BenefitsLink > Q&A Columns >
Answers are provided by S. Derrin Watson
Multiple Employer Plan or Multiple Plans?
(Posted May 18, 2002)
Question 184: In light of the recent IRS guidance on PEO plans, how do we approach the 5500 filing requirement for a multiple employer plan? Should we file one Form 5500 on behalf of a multiple employer plan, or is each participating client employer in the plan required to also file a Form 5500? At one place in the instructions, we are led to believe that each participating employer in the PEO multiple employer plan should be filing a separate 5500 because forfeitures in the plan attributable to one participating employer's participants are, under the terms of the plan, only available to pay expenses of that employer's participants. However, elsewhere the instructions say that multiple employer plans file a single 5500.
Answer: This is a thorny issue and is possibly one of the most commonly misunderstood issues in dealing with the Form 5500 instructions. Let me try to make it as clear as I can.
The relevant direction from the Form 5500 instructions says:
Many practitioners read that to say that each employer files separately if:
A separate Form 5500, with box A(2) [single employer plan] checked, must be filed by each employer participating in a plan or program of benefits in which the funds attributable to each employer are available to pay benefits only for that employer's employees, even if the plan is maintained by a controlled group.
But technically, that is not what the instruction says. It says "funds attributable to each employer are available to pay benefits only for that employer's employees." The issue isn't how contributions, benefits, or forfeitures are allocated. The issue is availability and handling of trust assets, a different matter.
- contributions from a given employer are only allocated to employees of that employer; and
- forfeitures from employees of a given employer are only allocated to other employees of that employer or to reduce future contributions of that employer.
Suppose you have a situation in which the contributions for a given employer are invested totally separately and the funds are never commingled with the funds of other employers. At any moment, looking at an account, you know exactly which employer's participants own that account. At no time is it possible under the terms of the trust for an investment account of a second employer to ever be used to satisfy the claims of employees of the first. If you have such a situation, then you meet the conditions of the instruction. In essence, you have a separate trust for each participating employer. Interestingly enough, just having participant-directed accounts is not enough to trigger this clause.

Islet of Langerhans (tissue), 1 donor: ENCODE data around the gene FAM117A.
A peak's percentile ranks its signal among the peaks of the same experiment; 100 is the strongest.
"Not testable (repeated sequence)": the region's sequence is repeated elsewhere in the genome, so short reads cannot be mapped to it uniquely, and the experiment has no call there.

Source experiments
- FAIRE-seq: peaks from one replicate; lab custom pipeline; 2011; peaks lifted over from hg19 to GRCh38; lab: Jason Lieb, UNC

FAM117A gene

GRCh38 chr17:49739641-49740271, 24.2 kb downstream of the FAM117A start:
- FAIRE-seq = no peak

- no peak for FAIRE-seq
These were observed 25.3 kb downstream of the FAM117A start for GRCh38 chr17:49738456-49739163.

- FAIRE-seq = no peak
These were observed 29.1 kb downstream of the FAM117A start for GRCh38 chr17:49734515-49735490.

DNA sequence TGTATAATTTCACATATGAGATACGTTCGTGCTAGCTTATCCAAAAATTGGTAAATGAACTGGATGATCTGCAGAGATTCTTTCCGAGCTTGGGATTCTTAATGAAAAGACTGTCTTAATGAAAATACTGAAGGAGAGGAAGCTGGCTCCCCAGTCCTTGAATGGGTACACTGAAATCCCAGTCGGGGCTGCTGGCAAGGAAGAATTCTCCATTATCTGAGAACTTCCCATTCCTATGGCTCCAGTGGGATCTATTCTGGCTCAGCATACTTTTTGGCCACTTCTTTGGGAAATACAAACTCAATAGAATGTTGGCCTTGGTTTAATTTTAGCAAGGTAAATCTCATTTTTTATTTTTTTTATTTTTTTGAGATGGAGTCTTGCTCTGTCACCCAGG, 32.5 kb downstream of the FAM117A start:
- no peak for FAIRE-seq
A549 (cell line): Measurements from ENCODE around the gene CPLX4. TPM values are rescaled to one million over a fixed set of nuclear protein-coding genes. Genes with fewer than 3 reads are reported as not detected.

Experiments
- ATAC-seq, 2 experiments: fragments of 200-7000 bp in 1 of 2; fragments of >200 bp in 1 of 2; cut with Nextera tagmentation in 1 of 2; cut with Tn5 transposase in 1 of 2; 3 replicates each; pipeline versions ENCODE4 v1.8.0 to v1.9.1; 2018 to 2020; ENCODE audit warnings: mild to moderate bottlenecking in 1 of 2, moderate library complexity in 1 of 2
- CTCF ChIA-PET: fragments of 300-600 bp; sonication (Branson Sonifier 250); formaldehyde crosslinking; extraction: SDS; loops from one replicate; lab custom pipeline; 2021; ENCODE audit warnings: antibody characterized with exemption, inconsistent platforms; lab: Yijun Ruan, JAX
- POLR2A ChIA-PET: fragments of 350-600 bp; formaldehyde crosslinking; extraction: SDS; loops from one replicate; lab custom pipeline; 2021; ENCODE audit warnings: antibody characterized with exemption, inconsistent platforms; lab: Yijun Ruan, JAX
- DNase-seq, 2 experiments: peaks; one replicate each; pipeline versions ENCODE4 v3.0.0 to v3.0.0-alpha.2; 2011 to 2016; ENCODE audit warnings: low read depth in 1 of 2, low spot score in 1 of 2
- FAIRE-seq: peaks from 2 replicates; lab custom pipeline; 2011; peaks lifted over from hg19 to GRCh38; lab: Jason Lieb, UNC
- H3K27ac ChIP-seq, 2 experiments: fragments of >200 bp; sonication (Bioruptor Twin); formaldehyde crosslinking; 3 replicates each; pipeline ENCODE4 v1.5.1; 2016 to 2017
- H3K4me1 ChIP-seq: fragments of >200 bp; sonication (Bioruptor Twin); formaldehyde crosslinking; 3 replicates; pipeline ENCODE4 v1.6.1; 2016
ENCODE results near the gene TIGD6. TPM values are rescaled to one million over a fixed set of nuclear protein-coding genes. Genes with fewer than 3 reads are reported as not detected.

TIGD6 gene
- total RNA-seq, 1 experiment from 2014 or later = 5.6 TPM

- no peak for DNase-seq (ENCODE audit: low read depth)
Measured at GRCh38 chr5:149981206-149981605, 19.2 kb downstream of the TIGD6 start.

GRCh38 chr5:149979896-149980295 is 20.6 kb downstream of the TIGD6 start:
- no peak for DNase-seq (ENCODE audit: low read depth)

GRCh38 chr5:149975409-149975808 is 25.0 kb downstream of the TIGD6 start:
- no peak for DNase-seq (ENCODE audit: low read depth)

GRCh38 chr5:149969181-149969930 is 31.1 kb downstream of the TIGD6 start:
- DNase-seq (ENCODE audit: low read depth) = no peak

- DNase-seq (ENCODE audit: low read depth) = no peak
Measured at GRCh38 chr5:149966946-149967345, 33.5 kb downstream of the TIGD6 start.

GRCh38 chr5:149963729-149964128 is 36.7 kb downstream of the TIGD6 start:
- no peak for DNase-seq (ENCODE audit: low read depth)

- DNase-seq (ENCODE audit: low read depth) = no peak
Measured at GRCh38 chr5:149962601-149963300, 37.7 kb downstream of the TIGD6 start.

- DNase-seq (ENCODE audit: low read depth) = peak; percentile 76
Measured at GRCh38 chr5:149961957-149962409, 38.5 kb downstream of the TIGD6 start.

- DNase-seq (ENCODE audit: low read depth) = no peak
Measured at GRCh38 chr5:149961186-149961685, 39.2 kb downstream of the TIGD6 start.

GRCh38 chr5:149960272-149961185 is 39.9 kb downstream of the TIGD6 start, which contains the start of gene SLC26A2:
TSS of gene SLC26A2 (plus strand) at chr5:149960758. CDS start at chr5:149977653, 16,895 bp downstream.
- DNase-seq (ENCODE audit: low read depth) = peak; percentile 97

So, with that in mind, let's try a couple of different situations and look at the filing requirements:
Click here for further discussion of multiple employer plan issues. A special thanks to my friend Valeri L. Stevens for her assistance with this Q&A. Click here for a discussion of this Q&A.
- Prudent PEO sponsors a multiple employer plan with its clients signing on as cosponsors. Prudent determines that the client is the true common law employer of worksite employees at the client's premises. The plan provides that contributions attributable to a given employer benefit only the employees of that employer. However, funds are commingled to a degree. Hence funds from one employer could be used to pay benefits to another employer (even though the accounting records of the credits to the employee accounts show allocations in accordance with the terms of the plan). Accordingly, Prudent files a single 5500 form for the plan, checking box A(3) to show it is a multiple employer plan. It files a separate schedule T for each participating employer, showing each employer's compliance with the 410 coverage tests.
- Same facts as the prior example, except that each employer has its own trust document. At all times funds for a given employer are kept separate from the funds of any other employer. At no time can funds of employer A be used to pay benefits to employees of employer B. Now it is treated for 5500 purposes as though each employer maintained its own single employer plan. A separate 5500 form would be filed for each such plan. In this case, mark A(2) ("single employer plan") on each plan's Form 5500.
Answers are provided as general guidance on the subjects covered in the question and are not provided as legal advice
to the questioner or to readers. Any legal issues should be reviewed by your legal counsel to apply the
law to the particular facts of this and similar situations.
The law in this area changes frequently. Answers are believed to be correct as of the posting dates shown. The completeness
or accuracy of a particular answer may be affected by changes in the law (statutes, regulations, rulings, court decisions, etc.)
that occur after the date on which a particular Q&A is posted.
Copyright 1999-2017 S. Derrin Watson